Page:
“Interstellar” delivers when, through plot mechanisms that are too complicated to discuss here (and that it is unwise to contemplate at any length), Cooper discovers that NASA has secretly relocated to the Midwest. Whether it’s because the agency was seeking a grander staging ground for its final bid to save humanity than Cape Canaveral could offer, or with a mind to Cooper stumbling upon the agency, it turns out there are spaceships in them thar cornfields. While Cooper takes one in search of a new home for humanity, carried away from his family by relativity, his daughter Murphy (Jessica Chastain) sets to work on another survival strategy for mankind in a different timeline.
When she cracks the math that lets NASA build space stations big enough to act as an escape valve for Earth, scientists build not new and more futuristic cities, but replicas of farm fields and suburban back yards, complete with glass windows ready to be broken by errant baseballs, with a little help from the station’s unusual shape and gravity. Even if the policies that created those big cornfields and glossy lawns lead to drought and disaster on our home planet, it seems the idea of them is so powerful that we have to export them into space to truly persist as a species.
But as liberating as the bigness of America is for Mason and Cheryl, and as many wonders as it holds for Cooper, it takes on a more sinister cast in a number of other films.
For Amy Dunne (Rosamund Pike), having to move from New York, where she grew up, to Missouri, the childhood home of her husband, Nick (Ben Affleck), after they both lose their jobs and Nick’s mother falls ill, is a kind of death. “Gone Girl,” David Fincher’s adaptation of Gillian Flynn’s macabre novel, presents the Show-Me State as a drab place, photographed in shades of gray and brown and dotted with anonymous McMansions. Amy may hate the drab stage to which she has been transplanted. But she still manages to use the scenery she despises to stage a risky and thrilling revenge on Nick, whom she blames for transplanting her to unfamiliar and hostile soil.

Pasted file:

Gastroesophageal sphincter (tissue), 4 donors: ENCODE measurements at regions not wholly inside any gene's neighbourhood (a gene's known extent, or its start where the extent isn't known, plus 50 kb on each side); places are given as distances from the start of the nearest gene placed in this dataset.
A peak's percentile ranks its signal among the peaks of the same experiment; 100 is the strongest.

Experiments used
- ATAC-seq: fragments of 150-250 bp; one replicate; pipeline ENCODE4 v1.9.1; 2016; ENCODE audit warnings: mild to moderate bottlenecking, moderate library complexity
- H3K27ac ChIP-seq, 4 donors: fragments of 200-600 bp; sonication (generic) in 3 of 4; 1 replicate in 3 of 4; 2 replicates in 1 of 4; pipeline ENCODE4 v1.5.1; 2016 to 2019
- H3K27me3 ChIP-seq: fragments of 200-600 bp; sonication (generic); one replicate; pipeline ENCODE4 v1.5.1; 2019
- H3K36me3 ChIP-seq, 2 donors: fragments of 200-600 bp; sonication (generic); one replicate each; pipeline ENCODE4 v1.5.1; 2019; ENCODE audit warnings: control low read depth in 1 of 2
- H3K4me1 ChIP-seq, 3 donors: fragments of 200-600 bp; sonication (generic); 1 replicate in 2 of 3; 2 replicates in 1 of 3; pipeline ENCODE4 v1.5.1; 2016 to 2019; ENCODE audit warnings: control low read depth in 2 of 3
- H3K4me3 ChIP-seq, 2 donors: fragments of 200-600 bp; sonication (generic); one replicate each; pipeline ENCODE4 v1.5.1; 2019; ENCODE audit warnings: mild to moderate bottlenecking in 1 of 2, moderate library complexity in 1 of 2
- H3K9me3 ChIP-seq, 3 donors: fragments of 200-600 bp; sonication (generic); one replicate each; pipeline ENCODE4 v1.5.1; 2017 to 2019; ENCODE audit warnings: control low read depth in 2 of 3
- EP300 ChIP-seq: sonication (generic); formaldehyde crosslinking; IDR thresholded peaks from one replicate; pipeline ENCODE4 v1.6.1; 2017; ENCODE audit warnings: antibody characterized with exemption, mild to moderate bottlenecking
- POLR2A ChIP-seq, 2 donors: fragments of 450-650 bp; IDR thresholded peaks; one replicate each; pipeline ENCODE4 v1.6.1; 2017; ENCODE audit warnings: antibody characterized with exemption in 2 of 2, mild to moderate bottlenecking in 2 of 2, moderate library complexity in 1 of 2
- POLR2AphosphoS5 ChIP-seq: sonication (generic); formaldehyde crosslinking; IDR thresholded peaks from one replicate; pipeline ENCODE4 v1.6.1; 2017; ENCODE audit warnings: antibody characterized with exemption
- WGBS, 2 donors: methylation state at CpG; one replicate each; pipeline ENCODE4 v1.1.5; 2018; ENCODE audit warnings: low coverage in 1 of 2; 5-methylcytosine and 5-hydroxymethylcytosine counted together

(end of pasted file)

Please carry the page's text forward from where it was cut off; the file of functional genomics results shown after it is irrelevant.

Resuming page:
That eerie aridness marks “Foxcatcher,” Bennett Miller’s chilly movie about wrestlers Mark (Channing Tatum) and Dave Schultz (Mark Ruffalo) and John Eleuthère du Pont (Steve Carell), the heir to a great American fortune, who recruited the Schultzes to his Foxcatcher Farm to be the core of a training team. It always seems to be winter at Foxcatcher, frost hanging over its rolling hills and a beautiful horse cantering through the fog.
The characters spend much of their time in airless, windowless spaces, though, grappling in gyms or bingeing and purging in hotel rooms to make weight before matches. This retreat away from the beauty around them is a symptom of the diseased atmosphere that du Pont has created. He sits under a framed flag and pontificates about how “I am leading men, and I am giving America hope.” But du Pont’s ambition to essentially buy control of the national wrestling team is based on a sense of privilege utterly contrary to meritocratic American ideals. Du Pont is a profoundly unnatural creature, isolated in natural beauty he barely seems to acknowledge.
And in “Dawn of the Planet of the Apes,” a virus has wiped out much of humanity, and the Muir Woods are encroaching on San Francisco, where a few people try to figure out if they can live in peace with the apes who survived a vicious animal-testing experiment that left them with enhanced intelligence. Silicon Valley’s world-conquering ambitions have never looked quite so fragile.
If Americans were once animated by Manifest Destiny, the idea that we were to build cities and towns from coast to coast, these six very different movies are about what comes after we fulfill that dream. Whether characters are accepting how small they are when pitted against the big world in “Boyhood” and “Wild,” trying to reckon with land that seems to have become hostile to humanity in “Interstellar” and “Dawn of the Planet of the Apes,” or getting lost when they leave the big city in “Gone Girl” and “Foxcatcher,” our relationship to the place we settled is still a core part of the American idea and the American experience.